PKCepsilon regulation of an alpha5 integrin-ZO-1 complex controls lamellae formation in migrating cancer cells.

Medical Biotechnology, VTT Technical Research Centre of Finland and University of Turku, FIN-20520 Turku, Finland.
Science Signaling (Impact Factor: 7.65). 02/2009; 2(77):ra32. DOI: 10.1126/scisignal.2000135
Source: PubMed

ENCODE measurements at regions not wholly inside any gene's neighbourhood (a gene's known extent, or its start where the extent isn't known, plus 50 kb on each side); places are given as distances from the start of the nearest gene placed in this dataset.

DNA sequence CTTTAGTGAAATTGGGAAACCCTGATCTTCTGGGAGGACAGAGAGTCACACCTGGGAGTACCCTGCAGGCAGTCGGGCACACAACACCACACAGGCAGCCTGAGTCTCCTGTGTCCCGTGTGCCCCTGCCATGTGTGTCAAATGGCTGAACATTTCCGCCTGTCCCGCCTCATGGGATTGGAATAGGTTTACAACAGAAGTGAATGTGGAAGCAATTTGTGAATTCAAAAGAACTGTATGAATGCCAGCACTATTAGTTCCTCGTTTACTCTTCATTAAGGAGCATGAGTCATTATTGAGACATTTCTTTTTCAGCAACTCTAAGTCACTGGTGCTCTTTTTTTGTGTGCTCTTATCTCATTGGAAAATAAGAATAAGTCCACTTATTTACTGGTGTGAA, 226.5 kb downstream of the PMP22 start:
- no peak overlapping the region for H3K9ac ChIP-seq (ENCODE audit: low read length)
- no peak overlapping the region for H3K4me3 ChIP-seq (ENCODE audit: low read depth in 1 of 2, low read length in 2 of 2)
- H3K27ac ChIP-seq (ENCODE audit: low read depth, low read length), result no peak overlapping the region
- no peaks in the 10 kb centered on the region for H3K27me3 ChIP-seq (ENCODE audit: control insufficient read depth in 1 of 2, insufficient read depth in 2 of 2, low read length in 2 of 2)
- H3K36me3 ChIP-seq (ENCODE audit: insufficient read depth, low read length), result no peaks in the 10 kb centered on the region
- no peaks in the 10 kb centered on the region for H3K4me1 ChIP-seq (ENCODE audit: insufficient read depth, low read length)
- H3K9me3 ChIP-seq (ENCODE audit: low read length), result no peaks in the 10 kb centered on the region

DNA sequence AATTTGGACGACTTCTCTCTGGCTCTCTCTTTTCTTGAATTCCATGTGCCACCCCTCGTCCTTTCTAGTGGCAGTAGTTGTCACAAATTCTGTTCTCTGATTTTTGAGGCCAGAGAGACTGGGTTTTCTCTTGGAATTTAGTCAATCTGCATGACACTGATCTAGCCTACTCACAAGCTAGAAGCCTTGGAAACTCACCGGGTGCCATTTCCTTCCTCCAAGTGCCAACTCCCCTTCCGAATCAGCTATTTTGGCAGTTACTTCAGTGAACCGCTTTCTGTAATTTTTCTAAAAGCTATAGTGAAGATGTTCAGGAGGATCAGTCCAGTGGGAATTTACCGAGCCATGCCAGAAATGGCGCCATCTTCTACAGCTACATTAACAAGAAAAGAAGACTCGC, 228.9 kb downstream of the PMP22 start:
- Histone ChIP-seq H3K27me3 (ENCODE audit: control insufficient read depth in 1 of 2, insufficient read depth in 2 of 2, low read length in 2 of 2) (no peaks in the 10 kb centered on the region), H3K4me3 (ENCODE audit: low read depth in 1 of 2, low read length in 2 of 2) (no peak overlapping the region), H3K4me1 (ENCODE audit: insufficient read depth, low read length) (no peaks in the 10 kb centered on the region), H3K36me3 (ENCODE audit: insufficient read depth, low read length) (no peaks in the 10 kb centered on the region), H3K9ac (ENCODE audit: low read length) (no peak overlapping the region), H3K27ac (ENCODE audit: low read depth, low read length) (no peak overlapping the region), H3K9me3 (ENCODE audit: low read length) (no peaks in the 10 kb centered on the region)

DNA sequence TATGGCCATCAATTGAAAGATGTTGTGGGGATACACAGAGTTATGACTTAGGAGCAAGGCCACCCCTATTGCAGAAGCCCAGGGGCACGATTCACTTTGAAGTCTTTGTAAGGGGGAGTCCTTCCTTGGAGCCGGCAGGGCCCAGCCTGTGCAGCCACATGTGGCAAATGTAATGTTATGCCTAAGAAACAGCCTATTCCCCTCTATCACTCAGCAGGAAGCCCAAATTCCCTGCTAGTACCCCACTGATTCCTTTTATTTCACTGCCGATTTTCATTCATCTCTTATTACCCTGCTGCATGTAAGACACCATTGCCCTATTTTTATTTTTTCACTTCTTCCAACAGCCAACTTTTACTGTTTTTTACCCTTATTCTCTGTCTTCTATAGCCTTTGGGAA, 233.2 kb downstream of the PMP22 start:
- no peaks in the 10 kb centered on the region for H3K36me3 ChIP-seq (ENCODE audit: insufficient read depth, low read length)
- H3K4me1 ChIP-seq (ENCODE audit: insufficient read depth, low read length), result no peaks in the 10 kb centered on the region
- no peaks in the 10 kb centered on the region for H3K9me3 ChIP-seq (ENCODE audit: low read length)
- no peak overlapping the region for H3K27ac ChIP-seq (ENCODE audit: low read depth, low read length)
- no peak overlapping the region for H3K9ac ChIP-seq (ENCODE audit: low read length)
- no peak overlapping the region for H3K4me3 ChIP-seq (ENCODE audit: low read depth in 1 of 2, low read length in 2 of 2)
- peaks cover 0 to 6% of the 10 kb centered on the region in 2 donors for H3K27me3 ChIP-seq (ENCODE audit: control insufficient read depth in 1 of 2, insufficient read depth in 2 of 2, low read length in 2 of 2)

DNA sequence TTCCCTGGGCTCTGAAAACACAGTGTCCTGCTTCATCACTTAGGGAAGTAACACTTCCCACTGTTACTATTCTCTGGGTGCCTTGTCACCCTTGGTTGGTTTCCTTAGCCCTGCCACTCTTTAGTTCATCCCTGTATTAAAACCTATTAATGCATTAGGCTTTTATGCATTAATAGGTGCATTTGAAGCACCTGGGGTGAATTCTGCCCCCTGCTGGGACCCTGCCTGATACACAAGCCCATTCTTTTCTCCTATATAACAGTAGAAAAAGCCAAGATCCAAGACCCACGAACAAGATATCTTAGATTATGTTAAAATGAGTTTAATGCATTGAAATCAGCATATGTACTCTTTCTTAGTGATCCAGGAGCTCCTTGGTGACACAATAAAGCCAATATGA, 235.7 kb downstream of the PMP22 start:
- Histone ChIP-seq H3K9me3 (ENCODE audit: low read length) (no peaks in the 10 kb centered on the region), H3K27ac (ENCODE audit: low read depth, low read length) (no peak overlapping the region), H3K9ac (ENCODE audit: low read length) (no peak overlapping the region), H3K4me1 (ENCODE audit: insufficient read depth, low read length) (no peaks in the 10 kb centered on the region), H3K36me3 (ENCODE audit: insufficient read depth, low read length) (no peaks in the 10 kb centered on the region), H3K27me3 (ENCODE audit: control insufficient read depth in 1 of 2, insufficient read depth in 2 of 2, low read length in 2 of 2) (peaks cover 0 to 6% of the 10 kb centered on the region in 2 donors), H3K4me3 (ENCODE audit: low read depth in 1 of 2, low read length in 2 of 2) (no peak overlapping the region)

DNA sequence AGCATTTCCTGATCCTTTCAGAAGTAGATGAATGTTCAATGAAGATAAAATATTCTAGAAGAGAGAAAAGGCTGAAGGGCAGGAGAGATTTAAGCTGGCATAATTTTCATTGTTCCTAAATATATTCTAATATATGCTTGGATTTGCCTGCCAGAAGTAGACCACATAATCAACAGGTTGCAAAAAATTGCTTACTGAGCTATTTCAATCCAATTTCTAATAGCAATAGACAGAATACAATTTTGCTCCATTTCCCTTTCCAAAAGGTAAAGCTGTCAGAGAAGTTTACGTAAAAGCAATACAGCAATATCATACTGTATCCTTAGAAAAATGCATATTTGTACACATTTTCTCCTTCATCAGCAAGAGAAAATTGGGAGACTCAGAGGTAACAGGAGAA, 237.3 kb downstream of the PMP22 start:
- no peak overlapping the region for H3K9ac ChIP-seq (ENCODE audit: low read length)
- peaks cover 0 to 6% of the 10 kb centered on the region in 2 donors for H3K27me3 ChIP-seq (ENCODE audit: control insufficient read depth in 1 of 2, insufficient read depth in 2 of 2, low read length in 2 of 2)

ABSTRACT Disruption of intercellular adhesions, increased abundance of alpha(5)beta(1) integrin, and activation of protein kinase Cepsilon (PKCepsilon) correlate with invasion and unfavorable prognosis in lung cancer. However, it remains elusive how these distinct factors contribute to the invasive behavior of cancer cells. Persistent cell motility requires the formation of stable lamellae at the leading edge of a migrating cell. Here, we report that the tight junction protein zonula occludens-1 (ZO-1) preferentially interacts with alpha(5)beta(1) integrin at the lamellae of migrating cells. Disruption of ZO-1 binding to an internal PDZ-binding motif in the alpha(5) cytoplasmic tail prevented the polarized localization of ZO-1 and alpha(5) at the leading edge. Furthermore, silencing of alpha(5) integrin inhibited migration and invasion of lung cancer cells, and silencing of ZO-1 resulted in increased Rac activity and reduced directional cell motility. The formation of the alpha(5)-ZO-1 complex was dependent on PKCepsilon: Phosphorylation of ZO-1 at serine-168 regulated the subcellular localization of ZO-1 and thus controlled its association with alpha(5) integrin. In conclusion, PKCepsilon activation drives the formation of a spatially restricted, promigratory alpha(5)-ZO-1 complex at the leading edge of lung cancer cells.

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